Tag Archives: kyoto

Nijo Castle

Nijo Castle was the residence of the Tokugawa shoguns from 1603 to 1867, when they transferred sovereignty to the emperor.

It consists of two palaces: Ninomaru Palace, the residence of the shogun; and Honmaru Palace, which was moved from one of the imperial palaces much later. (The original palace burned down in 1788.)

The whole castle complex is surrounded by a moat, and Honmaru is surrounded by an additional inner moat.


Ninomaru was open to walk through, but no photography was allowed. And not just flash photography, but any photography or sketching.

The wooden floors in the palace are designed to creak, lest anyone try to sneak up on the shogun. They’re called nightingale floors and they really do sound like birds chirping.



Sushi from the Glue Factory

After I checked in last night (Toyoko Inn in downtown Kyoto), I went out in the rain to look for food. I stopped in one of those sushi places where the food’s on a conveyer belt and you just grab what you want as it goes by. Sort of like a Japanese tapas bar. After eating nearly nothing all day, I had eleven plates of sushi, plus some ice cream and tea. Most notable: horsemeat. It wasn’t bad, but didn’t merit seconds. Also, California roll is still called California roll, even in Japan. They just write it in katakana.

Mt. Aso to Kyoto

To save time, I went back to Kumamoto and north from there, rather than head over to the east coast of Kyushu and then north. I missed the first express train from Aso and the next one wouldn’t be for another 3 1/2 hours, so I took a local, which stopped at every station, parking lot, bike rack, and cow pasture on the way down the mountain. And all trains on this line have to stop twice to reverse direction. The edge of the caldera is so steep that they have to zig-zag.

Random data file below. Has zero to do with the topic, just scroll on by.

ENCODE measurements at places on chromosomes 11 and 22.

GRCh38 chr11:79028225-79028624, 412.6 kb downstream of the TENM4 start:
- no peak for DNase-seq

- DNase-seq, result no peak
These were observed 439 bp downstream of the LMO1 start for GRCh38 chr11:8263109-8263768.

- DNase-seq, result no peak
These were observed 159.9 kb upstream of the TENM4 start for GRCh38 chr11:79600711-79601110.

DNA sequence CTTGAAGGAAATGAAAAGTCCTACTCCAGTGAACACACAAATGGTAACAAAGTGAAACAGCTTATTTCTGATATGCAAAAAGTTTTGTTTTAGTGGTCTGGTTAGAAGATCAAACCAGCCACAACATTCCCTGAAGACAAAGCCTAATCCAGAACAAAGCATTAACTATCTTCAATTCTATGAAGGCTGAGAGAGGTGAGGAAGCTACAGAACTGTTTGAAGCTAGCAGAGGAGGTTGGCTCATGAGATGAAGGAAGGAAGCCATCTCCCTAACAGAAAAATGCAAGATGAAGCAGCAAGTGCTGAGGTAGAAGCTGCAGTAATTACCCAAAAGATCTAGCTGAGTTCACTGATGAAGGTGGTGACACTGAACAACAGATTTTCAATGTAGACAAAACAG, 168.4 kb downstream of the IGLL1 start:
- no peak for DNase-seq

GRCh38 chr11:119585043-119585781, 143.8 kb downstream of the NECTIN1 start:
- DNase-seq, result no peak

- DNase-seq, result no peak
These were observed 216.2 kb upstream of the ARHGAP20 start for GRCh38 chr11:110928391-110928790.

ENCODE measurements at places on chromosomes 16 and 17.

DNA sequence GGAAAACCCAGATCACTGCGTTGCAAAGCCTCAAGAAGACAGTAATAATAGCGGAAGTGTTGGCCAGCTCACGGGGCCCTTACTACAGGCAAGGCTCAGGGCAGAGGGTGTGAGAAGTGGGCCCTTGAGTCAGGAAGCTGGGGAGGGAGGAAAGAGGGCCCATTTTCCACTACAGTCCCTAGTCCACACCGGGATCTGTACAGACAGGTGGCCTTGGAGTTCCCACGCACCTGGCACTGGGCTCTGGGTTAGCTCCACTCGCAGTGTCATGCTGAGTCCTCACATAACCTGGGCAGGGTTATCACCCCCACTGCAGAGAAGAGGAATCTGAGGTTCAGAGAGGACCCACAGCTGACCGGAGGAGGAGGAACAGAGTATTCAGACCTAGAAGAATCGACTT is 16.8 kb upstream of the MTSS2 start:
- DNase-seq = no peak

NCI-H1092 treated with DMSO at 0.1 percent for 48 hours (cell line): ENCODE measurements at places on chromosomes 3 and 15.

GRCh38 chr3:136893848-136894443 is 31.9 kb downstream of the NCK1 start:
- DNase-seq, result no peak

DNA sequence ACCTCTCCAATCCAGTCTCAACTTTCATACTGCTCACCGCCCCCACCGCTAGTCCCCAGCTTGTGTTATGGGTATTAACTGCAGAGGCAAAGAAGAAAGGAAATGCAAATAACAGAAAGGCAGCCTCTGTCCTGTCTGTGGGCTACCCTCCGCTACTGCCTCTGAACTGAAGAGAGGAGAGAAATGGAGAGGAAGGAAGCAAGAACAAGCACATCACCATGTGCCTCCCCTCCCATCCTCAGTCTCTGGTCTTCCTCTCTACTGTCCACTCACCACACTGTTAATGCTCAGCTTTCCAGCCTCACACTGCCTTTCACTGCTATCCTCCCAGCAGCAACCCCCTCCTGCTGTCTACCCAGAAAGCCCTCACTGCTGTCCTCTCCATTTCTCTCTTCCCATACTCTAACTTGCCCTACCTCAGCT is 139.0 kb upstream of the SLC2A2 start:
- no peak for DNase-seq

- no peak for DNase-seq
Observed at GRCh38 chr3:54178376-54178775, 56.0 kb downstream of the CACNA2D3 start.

I got to Kumamoto at noon, less than half an hour before catching the shinkansen to Shin-Osaka*, so no time for lunch. And I didn’t have breakfast, either. Just vending machine coffee, which is much better than you would expect. One brand is called “The Coffee.” It says:

“The Coffee” is authentic coffee with its special roasting and blending.

It’s ¥130 and comes in a metal bottle.

I missed the snack lady the first time she came by with the cart, and she didn’t come by again until after we’d left Shin-Yamaguchi. I got beef jerky, matcha ice cream, and Pocari Sweat ion water, whatever the hell that is. Cost almost ¥1000. Not much of a lunch, but it beats vending machine coffee.

From Kumamoto to Osaka is 790km (474 miles) and took 3 hours and 45 minutes on the shinkansen. That’s 126.4 mph, which isn’t as fast as I was expecting, but it does include stops.

There’s supposed to be a shinkansen from Osaka to Kyoto, but I couldn’t find it, so I took a regular express. The cities are practically right next to each other, so it was good enough.

It was clear and sunny in Kyushu. It’s raining in Kyoto. I may have to buy an umbrella.

* The shinkansen stations have “Shin” in front of them, to distinguish them from the regular stations with the older tracks. A few, like Kumamoto, are combined.